A big crowd shows its support for pooches

Published 10:58 pm Tuesday, September 22, 2009

Sunday was a perfect day for a walk — or “walkies,” if you and your pooch are so inclined — and 3,000 to 4,000 people and their favorite canine companions headed to Sleepy Hole Park to take advantage of the opportunity during the Suffolk Humane Society’s second annual Mutt Strut.

The event is the society’s largest fundraiser of the year. This year, participants raised more than $53,000, with more money expected from a variety of sources, according to organizers. Sadly, donations were down from the previous year, but that’s probably to be expected, considering that most folks are tightening their belts in the face of the sagging economy.

Even Suffolk Humane officials concede that raising money — though vital to the group’s mission of assisting companion animals in the city of Suffolk — isn’t necessarily the only important component of the annual event. Perhaps as important were the opportunities the organization had to promote the health and general well-being of dogs and cats in the area.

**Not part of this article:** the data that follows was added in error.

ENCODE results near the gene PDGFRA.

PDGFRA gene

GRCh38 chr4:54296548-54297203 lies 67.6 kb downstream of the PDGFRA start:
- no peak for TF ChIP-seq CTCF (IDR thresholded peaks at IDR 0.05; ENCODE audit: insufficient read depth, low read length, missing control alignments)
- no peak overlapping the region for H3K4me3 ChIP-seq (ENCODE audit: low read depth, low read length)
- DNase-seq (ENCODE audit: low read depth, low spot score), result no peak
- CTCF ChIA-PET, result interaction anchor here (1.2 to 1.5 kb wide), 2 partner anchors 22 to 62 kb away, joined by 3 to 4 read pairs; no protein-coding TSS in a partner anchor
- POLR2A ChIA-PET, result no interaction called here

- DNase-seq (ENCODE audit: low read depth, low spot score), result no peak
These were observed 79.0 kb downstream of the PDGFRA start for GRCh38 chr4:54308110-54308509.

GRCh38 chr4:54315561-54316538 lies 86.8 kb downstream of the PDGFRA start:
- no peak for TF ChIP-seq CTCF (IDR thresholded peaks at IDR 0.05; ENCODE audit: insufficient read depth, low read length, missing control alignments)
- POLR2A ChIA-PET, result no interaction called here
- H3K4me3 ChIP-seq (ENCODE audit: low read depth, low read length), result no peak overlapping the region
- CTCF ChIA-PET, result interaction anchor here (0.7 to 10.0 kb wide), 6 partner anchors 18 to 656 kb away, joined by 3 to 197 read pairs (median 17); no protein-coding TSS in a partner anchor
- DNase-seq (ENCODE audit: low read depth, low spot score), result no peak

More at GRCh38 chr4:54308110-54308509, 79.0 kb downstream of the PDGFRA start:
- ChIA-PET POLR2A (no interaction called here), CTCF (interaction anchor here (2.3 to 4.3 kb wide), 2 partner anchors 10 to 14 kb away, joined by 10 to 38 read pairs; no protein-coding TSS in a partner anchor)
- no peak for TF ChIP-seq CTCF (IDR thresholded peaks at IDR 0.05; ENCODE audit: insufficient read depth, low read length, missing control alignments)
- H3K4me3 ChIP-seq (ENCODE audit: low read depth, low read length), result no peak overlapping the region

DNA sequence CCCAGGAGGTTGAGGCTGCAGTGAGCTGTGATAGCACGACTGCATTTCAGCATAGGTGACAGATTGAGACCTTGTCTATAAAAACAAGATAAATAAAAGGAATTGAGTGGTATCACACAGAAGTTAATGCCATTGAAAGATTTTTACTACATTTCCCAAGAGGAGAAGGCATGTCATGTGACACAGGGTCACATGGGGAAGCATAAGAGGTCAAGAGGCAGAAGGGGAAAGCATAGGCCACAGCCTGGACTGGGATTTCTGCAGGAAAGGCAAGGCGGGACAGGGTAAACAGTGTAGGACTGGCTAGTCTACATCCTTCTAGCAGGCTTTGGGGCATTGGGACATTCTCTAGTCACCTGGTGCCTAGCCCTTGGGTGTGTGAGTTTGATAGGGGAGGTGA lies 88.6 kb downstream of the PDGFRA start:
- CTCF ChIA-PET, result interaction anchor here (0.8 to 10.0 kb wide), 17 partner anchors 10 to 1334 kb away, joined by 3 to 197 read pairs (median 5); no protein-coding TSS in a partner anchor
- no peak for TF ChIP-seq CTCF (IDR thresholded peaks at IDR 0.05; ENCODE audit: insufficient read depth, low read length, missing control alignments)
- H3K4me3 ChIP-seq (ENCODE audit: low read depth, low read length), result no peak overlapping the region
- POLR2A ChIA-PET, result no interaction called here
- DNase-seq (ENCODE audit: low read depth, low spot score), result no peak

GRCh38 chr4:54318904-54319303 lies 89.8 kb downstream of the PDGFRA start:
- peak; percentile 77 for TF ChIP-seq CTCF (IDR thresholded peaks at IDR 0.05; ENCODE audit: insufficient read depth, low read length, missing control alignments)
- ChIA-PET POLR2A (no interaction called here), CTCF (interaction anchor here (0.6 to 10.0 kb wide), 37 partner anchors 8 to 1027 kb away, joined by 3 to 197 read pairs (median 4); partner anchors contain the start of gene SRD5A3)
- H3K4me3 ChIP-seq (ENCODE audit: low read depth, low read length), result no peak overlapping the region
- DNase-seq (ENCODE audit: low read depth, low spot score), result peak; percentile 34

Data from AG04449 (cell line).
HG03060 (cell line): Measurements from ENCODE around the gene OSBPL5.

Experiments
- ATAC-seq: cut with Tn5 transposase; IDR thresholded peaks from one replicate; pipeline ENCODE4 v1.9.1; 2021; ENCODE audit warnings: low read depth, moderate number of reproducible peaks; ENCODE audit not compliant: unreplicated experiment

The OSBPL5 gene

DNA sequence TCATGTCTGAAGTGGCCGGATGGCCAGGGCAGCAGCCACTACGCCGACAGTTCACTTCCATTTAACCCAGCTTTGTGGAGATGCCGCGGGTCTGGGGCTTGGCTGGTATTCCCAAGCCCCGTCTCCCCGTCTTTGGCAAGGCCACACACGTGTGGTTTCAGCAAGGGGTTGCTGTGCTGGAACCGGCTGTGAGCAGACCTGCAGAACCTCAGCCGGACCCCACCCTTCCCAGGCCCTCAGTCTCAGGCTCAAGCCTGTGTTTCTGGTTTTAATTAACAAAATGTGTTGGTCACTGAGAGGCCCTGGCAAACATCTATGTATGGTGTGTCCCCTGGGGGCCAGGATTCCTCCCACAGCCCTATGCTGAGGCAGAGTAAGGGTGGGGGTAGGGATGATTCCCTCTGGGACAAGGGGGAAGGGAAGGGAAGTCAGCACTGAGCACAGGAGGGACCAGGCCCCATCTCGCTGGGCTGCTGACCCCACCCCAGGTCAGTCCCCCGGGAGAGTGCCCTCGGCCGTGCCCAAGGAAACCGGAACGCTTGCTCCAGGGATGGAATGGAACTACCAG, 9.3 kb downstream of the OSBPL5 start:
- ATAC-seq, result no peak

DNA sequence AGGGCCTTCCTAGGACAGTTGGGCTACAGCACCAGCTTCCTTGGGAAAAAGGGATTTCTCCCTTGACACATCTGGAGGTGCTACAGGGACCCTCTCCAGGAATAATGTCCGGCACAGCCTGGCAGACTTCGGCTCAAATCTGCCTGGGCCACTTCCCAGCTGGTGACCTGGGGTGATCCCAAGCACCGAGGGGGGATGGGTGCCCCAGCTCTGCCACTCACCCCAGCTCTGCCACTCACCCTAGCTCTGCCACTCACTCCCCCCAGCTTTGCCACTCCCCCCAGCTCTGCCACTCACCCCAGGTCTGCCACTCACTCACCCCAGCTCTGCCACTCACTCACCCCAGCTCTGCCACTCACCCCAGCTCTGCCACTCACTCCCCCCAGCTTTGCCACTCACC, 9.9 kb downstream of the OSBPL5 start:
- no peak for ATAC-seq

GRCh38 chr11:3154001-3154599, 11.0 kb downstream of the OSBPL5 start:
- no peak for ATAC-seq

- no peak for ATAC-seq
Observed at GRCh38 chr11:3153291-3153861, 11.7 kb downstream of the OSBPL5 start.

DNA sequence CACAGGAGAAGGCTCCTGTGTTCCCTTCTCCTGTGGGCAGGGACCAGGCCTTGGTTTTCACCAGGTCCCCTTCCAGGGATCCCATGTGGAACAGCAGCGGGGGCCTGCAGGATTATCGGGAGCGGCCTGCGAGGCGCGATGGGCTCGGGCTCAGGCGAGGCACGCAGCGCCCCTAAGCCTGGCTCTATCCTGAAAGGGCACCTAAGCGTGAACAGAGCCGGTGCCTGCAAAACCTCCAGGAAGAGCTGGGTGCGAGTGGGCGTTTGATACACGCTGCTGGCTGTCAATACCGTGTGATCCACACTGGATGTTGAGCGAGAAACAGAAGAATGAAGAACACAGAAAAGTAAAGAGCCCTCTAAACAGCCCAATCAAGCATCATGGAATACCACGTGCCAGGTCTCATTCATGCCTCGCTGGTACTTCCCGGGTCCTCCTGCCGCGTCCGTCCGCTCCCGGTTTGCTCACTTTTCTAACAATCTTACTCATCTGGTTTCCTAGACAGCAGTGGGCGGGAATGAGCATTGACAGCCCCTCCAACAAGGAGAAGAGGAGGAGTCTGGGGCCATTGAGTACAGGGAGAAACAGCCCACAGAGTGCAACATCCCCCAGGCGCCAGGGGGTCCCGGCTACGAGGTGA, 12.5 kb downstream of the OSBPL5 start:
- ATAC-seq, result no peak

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To that end, participants had the chance while on site to talk to veterinarians, have their animals spayed or neutered, look into services ranging from dog-sitting to animal “readings” and even find a new four-legged friend from one of the shelters and animal rescue groups that were on hand. In fact, seven of the 12 dogs that Suffolk Animal Control brought along for adoption found new families to take them home during the event.

Even with donations down this year, the response to the event was a bit overwhelming for its organizers. “I think it’s wonderful that Suffolk and our community are supporting an event like this,” said Kay Hurley, communications director for the Suffolk Humane Society.

Hurley is correct in her assessment. The way a society chooses to treat its animals is a good indication of the value it places on life and, by extension, the way that it will treat the most helpless of its human citizens. The fact that a few thousand folks were willing to turn out in support of homeless and mistreated dogs and cats speaks well of the community. And in these times of financial and social upheaval, it’s a refreshing sign of compassion.